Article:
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The Wine Laws of Greece

Written by Jennifer Jordan
Filed Under: Wine Laws

In today's winemaking world, all sorts of regions have rules. In fact, the wine region in my apartment has a rule that no bottle of wine can be left unopened or unconsumed. Greece, obviously following my lead, is no exception. When it comes to wine laws, theirs are set in stone - or at least bronze.

In 1971, the wine laws of Greece were administered by the Ministry of Agriculture, an organization that governs agricultural growth. This only lasted for ten years when Greece laws molded with the policies of the European Economic Community. These policies worked together to define what grapes can be planted, what winemaking processes can be used, how wines can be labeled, and what wine regions exist (e.g., the mouth is a wine region, the floor is not).

In Greece, the laws are divided into three sections. All sorts of varieties, in all sorts of qualities exist in each section.

Appellation of Origins: Appellation of Origin of Superior Quality and Controlled Appellation of Origin are used as virtual grape birth certificates, allowing wine drinkers to know that the wine they are drinking does indeed come from the area stated. With as many as twenty eight wines under Appellation of Origins in Greece, these laws apply to both dry and sweet wines.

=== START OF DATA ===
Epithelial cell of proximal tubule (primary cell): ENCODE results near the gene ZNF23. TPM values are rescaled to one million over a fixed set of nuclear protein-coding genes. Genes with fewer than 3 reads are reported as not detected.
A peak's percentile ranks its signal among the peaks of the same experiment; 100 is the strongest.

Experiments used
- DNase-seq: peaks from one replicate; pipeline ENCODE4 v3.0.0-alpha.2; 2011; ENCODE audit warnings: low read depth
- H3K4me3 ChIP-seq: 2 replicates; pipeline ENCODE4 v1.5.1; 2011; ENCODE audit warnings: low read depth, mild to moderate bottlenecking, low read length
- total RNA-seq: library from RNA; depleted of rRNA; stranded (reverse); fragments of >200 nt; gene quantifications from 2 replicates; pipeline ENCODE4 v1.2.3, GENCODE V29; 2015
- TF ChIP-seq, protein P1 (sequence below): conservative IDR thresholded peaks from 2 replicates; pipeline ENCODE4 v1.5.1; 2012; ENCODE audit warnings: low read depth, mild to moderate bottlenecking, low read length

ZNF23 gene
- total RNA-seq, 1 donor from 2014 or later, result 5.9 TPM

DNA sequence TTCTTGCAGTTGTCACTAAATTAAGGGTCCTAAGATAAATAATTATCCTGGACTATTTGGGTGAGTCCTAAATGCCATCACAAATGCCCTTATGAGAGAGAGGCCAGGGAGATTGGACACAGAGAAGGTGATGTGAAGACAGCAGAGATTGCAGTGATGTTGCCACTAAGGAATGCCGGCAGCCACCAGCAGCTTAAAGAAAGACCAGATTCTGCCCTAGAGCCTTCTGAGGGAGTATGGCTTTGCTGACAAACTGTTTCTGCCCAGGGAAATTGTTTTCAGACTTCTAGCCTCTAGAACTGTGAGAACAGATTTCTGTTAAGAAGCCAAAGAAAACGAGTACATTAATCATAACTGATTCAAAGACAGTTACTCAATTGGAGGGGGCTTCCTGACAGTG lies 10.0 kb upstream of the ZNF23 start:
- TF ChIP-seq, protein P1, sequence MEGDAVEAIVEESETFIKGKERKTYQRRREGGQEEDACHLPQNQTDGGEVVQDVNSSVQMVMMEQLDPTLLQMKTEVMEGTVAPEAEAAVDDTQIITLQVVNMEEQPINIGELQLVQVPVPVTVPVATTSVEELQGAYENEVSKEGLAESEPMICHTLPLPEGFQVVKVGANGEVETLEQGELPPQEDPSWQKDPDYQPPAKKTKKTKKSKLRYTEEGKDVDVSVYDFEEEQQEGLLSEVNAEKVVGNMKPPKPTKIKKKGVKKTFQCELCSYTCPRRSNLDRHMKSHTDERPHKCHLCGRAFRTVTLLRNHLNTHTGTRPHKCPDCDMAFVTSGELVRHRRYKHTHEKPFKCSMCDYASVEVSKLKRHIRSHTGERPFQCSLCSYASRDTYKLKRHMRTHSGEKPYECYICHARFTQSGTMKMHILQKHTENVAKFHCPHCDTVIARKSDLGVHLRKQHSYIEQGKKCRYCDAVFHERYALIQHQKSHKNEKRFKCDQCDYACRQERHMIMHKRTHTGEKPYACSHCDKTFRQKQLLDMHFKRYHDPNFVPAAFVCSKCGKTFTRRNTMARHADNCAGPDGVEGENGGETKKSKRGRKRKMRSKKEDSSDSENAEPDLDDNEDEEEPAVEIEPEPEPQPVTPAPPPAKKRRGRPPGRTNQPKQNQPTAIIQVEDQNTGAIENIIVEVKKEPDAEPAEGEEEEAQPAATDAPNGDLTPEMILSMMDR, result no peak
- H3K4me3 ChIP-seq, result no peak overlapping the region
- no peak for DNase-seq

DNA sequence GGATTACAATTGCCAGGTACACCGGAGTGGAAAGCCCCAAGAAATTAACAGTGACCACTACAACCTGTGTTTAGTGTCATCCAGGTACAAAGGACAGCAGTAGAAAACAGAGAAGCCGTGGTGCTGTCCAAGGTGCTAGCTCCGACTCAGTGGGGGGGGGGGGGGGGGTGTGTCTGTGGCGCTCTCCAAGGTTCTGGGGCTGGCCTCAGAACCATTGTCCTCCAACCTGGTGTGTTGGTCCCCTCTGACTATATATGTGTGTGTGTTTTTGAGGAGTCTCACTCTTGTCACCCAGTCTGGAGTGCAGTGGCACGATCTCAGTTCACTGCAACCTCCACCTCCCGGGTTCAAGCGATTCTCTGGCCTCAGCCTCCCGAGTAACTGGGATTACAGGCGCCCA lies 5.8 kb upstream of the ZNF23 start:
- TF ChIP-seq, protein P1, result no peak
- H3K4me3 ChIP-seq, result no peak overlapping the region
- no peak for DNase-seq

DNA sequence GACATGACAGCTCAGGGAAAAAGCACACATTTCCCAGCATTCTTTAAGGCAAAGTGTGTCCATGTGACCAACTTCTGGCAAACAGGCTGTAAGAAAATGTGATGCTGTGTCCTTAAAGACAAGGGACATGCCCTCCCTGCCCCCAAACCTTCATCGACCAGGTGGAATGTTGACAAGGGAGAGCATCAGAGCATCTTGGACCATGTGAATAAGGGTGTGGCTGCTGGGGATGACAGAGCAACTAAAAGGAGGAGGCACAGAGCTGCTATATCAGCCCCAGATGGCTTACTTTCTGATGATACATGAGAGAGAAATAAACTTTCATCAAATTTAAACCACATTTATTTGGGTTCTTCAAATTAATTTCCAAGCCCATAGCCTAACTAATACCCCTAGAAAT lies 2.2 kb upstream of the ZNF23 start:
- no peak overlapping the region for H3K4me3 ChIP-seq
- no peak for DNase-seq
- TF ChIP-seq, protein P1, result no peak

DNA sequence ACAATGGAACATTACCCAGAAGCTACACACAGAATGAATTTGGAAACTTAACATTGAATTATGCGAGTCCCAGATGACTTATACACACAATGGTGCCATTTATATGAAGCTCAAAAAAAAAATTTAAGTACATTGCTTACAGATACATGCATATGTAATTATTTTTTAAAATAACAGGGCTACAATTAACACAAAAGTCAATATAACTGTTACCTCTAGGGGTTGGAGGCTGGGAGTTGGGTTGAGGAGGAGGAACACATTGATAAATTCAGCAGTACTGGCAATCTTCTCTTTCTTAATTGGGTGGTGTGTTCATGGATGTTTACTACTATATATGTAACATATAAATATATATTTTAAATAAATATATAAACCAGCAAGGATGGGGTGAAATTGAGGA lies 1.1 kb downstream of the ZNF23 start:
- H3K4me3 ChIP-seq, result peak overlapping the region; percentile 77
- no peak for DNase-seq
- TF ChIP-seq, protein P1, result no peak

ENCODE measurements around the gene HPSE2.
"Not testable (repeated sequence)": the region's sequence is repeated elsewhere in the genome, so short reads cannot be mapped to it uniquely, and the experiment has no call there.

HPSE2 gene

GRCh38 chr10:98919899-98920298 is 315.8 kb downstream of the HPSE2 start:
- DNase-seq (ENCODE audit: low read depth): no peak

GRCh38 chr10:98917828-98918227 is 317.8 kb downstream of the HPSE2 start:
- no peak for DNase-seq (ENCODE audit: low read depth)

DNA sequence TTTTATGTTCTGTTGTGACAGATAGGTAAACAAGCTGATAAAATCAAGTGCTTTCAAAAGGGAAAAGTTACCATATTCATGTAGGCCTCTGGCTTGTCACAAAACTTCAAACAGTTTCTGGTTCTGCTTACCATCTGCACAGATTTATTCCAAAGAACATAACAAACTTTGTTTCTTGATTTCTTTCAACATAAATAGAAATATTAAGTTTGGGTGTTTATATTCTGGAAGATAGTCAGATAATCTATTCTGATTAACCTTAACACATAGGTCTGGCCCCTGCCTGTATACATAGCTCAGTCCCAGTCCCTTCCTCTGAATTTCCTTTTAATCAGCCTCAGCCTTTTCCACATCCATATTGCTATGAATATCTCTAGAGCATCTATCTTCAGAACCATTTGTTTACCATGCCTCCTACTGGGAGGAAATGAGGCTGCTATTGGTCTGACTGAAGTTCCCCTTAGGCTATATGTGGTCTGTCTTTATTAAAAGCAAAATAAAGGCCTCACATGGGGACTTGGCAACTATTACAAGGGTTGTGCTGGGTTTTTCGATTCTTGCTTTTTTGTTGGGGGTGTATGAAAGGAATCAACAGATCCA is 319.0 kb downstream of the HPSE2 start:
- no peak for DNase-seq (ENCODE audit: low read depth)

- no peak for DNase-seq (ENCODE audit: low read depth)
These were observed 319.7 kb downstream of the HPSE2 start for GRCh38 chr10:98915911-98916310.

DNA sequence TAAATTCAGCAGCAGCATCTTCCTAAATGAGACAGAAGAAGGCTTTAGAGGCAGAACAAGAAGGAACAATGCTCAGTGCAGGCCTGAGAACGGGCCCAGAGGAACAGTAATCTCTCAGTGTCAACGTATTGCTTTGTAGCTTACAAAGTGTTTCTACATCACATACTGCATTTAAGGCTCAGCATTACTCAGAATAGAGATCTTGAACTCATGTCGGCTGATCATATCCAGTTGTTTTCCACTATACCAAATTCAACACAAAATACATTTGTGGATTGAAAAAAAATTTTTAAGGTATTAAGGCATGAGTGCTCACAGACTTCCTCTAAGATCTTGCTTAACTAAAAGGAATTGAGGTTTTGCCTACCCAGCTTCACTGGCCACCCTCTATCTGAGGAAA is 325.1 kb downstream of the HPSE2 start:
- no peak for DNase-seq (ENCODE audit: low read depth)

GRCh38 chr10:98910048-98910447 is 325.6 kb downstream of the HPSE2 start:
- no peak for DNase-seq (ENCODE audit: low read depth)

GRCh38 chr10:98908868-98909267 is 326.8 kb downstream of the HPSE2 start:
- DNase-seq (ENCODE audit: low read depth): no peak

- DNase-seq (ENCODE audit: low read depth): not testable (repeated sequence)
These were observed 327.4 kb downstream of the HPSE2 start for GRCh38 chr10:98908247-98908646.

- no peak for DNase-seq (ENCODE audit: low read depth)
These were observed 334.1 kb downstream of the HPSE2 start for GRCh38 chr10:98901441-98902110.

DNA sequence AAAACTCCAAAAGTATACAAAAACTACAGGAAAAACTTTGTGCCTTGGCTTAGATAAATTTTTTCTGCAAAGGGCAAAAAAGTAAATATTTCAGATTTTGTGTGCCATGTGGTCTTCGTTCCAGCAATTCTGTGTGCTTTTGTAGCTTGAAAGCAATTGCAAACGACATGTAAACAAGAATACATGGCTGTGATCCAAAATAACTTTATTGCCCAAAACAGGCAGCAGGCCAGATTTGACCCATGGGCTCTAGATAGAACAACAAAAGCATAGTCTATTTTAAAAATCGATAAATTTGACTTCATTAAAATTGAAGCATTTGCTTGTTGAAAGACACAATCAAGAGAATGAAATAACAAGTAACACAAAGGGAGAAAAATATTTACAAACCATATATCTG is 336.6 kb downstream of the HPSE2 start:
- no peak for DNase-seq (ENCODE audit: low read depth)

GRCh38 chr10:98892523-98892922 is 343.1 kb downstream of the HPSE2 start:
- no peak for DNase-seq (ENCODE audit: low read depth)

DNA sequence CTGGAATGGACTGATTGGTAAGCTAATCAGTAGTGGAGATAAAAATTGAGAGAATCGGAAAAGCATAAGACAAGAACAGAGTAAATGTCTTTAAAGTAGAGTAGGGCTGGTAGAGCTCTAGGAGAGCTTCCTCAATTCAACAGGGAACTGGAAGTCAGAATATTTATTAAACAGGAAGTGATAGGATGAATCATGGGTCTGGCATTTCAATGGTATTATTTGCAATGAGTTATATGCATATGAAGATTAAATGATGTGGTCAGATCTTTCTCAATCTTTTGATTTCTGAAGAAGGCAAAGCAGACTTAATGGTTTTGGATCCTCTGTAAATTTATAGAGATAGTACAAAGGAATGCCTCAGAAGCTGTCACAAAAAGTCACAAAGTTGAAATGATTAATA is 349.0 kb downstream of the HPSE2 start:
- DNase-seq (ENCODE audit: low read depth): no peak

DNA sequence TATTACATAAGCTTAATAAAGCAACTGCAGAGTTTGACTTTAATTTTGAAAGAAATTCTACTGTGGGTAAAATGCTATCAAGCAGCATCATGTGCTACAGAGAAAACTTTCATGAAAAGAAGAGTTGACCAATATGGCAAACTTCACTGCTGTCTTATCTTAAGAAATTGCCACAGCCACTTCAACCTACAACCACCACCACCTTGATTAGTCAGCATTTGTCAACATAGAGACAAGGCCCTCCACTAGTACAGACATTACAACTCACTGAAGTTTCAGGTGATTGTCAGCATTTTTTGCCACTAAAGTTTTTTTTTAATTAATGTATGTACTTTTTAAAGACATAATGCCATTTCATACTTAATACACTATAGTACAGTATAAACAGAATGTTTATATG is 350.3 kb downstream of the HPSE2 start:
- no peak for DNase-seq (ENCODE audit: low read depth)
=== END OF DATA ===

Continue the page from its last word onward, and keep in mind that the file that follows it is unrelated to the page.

A sub-law of the Appellation of Origins exists to define wines that are reserve and grand reserve. White wines with reserve status must be two years old, spending at least six months aged in barrels. Grand reserve whites must be three years old, with twelve months of barrel time. Red wines with reserve status must be three years old, spending at least six months aged in barrels. Grand reserve reds must be no less than four years old (though some insecure grapes lie about their age), with twelve months spent in barrels.

Epitrapezios Oenos: The Epitrapezios Oenos do not have appellation laws enforced; they are, instead, a melting pot of the wine industry, often made up of grapes from several different regions. These wines are very similar to the table wines in other countries.

Under the Epitrapezios Oenos law, the best wines are labeled Cava, and often aged much longer than wines of lesser quality. White wines with the Cava label must be aged for two years, with six months of barrel aging. Red wines with the Cava label must be aged for three years, with either one year in old barrels or six months in new ones.

Topikos Oenos: Like the Epitrapezios Oenos, wines under Topikos Oenos are not dictated by appellation laws. These wines, with cowboy hats and a penchant for lassos, are similar to country wines. Made with a lot of different grapes - both grapes grown in Greece and grapes grown in other nations- these wines are blended in variety. Sometimes labeled with the words archondiko, kitma, or Monastiri, the Greeks typically refer to any wine of this category simply by T.O.

The wine laws of Greece aren't something you- as a visitor- need to worry about breaking: breaching one won't cause you to find yourself imprisoned, a vine handcuffing your hands behind your back. Instead, the wine laws are used to help visitors understand the wines they are drinking and understand the only crime is in not drinking them.